Christian
and
Greek#REDIRECT Greek Greek may refer to: Greece Anything of, from, or related to Greece Greece ( el, Ελλάδα, , ), officially the Hellenic Republic, is a country located in Southeast Europe. Its population is approximately 10.7 million as of ...
-speaking Anatolia to a predominantly
Muslim Muslims () are people who follow or practice Islam Islam (; ar, اَلْإِسْلَامُ, al-’Islām, "submission o God Oh God may refer to: * An exclamation; similar to "oh no", "oh yes", "oh my", "aw goodness", "ah gosh", ...

Muslim
and Turkish-speaking one was underway. In dire straits, the Byzantine Empire turned to the West for help, setting in motion the pleas that led to the
First Crusade The First Crusade (1096–1099) was the first of a series of religious wars, or Crusades, initiated, supported and at times directed by the Latin Church in the medieval period. The objective was the recovery of the Holy Land from Muslim conqu ...
. Once the
Crusaders The Crusades were a series of religious wars initiated, supported, and sometimes directed by the Latin Church in the medieval period. The term refers especially to the Eastern Mediterranean campaigns in the period between 1095 and 1271 that h ...

Crusaders
took , the Seljuk Turks established the
Sultanate of Rum The Sultanate of Rum) or Seljuks of Turkey ( tr, Türkiye Selçukluları) or Rum Seljuk Sultanate ( fa, سلجوقیان روم, Saljuqiyān-e Rum, lit=Seljuks of Rome) was a Turko-Persian The composite Turco-Persian tradition
from their new capital,
Konya Konya (), historically known as Iconium (), is a major city in south-central Turkey Turkey ( tr, Türkiye ), officially the Republic of Turkey, is a country located mainly on Anatolia Anatolia,, tr, Anadolu Yarımadası), and ...

Konya
, in 1097. By the 12th century, Europeans had begun to call the Anatolian region "Turchia" or "Turkey", the land of the Turks. The Turkish society in Anatolia was divided into urban, rural and nomadic populations; other Turkoman (Turkmen) tribes who had arrived into Anatolia at the same time as the Seljuks kept their nomadic ways. These tribes were more numerous than the Seljuks, and rejecting the sedentary lifestyle, adhered to an Islam impregnated with
animism Animism (from Latin Latin (, or , ) is a classical language belonging to the Italic languages, Italic branch of the Indo-European languages. Latin was originally spoken in the area around Rome, known as Latium. Through the power of the Rom ...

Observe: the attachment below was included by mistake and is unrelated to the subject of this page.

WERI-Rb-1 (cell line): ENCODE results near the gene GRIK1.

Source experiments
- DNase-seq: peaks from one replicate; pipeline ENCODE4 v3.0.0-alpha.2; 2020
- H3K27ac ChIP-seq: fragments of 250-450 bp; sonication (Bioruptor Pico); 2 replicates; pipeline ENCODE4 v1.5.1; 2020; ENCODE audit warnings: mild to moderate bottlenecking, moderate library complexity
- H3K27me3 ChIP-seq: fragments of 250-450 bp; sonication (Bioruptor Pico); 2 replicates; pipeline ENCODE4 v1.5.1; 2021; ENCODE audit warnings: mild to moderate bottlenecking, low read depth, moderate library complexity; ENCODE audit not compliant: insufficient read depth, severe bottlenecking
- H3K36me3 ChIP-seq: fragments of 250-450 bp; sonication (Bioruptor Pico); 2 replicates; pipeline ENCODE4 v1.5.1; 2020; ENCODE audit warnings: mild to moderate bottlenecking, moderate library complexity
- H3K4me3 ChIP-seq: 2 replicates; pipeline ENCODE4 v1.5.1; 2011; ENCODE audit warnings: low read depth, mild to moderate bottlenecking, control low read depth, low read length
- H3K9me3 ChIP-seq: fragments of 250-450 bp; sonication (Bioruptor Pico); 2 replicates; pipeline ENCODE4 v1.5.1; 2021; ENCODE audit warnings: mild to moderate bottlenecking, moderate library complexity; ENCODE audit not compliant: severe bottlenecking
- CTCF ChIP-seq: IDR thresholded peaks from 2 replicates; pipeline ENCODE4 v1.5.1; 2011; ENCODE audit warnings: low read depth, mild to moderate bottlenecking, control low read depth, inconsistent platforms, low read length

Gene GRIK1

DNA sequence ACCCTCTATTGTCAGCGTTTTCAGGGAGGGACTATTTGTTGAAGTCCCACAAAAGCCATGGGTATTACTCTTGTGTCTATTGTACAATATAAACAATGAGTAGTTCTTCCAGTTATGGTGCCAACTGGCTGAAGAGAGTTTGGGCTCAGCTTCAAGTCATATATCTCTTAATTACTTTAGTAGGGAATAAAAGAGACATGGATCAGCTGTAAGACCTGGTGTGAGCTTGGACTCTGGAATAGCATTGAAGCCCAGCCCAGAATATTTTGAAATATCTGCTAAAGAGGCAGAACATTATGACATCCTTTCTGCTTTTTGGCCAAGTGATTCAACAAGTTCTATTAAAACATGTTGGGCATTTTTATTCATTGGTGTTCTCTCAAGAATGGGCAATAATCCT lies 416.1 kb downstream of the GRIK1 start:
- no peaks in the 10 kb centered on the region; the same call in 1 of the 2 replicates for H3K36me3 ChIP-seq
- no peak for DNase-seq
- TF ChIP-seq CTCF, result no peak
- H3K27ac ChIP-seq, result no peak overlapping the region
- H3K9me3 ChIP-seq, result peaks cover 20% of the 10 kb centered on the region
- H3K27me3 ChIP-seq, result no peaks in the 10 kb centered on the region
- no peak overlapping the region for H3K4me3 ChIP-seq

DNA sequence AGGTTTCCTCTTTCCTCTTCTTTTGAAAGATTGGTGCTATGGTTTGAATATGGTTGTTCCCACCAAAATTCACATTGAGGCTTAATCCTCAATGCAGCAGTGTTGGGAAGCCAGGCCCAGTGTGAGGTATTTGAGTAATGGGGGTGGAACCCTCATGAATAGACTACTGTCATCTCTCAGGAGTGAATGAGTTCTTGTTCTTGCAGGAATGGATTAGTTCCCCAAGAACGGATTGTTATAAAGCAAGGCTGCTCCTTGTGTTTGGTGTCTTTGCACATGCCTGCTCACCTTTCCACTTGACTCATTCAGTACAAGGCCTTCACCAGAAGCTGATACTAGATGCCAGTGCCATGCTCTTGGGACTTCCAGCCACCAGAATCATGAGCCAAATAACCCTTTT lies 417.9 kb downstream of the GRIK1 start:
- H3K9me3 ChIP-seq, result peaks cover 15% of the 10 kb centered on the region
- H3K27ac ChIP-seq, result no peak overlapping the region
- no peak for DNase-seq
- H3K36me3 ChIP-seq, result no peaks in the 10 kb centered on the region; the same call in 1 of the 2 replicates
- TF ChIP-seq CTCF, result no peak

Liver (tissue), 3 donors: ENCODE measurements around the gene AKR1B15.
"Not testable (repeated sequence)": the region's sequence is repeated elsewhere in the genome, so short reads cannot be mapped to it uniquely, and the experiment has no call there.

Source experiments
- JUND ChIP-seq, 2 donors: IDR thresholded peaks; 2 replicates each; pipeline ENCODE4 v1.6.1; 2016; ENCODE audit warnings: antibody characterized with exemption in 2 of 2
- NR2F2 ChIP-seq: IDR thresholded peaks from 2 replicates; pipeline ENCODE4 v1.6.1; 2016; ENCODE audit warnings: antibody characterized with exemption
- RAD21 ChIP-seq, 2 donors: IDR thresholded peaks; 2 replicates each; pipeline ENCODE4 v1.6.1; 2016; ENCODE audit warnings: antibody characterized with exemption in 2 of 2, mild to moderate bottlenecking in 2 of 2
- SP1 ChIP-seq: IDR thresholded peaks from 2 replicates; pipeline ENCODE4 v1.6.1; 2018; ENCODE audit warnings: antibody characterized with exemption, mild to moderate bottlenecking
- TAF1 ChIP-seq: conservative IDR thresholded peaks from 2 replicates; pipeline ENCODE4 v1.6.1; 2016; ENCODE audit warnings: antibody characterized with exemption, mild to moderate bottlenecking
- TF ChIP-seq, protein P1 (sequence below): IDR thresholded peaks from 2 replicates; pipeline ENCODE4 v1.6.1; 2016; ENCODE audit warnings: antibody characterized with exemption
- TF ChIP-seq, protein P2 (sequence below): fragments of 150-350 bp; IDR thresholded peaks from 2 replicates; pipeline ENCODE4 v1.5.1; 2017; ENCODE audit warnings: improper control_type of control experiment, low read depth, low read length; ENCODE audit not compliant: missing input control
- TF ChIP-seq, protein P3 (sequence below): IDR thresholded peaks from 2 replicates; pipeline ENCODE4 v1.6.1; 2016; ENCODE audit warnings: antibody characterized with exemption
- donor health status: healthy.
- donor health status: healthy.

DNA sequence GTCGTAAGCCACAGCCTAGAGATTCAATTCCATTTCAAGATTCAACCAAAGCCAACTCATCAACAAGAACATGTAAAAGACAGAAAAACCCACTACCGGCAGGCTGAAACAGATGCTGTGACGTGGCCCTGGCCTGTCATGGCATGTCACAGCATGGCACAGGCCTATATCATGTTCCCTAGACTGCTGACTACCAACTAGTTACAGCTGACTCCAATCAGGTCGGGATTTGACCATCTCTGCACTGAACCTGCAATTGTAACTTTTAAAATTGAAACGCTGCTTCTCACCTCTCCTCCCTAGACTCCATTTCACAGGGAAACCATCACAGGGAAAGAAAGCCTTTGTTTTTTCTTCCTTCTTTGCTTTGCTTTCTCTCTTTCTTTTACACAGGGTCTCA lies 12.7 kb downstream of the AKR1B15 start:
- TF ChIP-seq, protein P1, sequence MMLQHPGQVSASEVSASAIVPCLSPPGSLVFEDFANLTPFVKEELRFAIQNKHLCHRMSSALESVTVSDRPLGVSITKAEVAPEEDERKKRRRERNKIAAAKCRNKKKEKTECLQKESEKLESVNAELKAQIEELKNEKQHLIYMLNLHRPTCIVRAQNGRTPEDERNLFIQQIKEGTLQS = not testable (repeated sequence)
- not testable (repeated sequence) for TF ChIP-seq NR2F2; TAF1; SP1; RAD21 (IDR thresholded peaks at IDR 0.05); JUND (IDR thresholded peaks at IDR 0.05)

animism
and
shamanism Shamanism is a religious practice that involves a practitioner (shaman) interacting with what they believe to be a spirit world through Altered state of consciousness, altered states of consciousness, such as trance. The goal of this is usually ...

shamanism
from their
central Asian Central Asia is a region in Asia Asia () is 's largest and most populous , located primarily in the and . It shares the continental of with the continent of and the continental landmass of with both Europe and . Asia covers an area ...
steppeland origins, which then mixed with new Christian influences. From this popular and syncretist Islam, with its mystical and revolutionary aspects, sects such as the
Alevis Alevism (; tr, Alevilik, ''Anadolu Aleviliği'' or ''Kızılbaşlık''; ku, Elewîtî) is a local Islamic Islam (; ar, اَلْإِسْلَامُ, al-’Islām, "submission o God Oh God may refer to: * An exclamation; similar to "o ...

Alevis
and
Bektashis The Bektashi Order ( sq, Tarikati Bektashi; tr, Bektaşi Tarîkatı), short for Shī‘ah Imāmī Alevi, Alevī-Bektashism and folk religion, Bektāshī Ṭarīqah, is an unorthodox Sufism, Sufi dervish order (''tariqat'') named after the 13th ...
emerged. Furthermore, intermarriage between the Turks and local inhabitants, as well as the
conversion Conversion or convert may refer to: Arts, entertainment, and media * Conversion (Doctor Who audio), "Conversion" (''Doctor Who'' audio), an episode of the audio drama ''Cyberman'' * Conversion (Stargate Atlantis), "Conversion" (''Stargate Atlantis ...
of many to Islam, also increased the Turkish-speaking Muslim population in Anatolia. By 1243, at the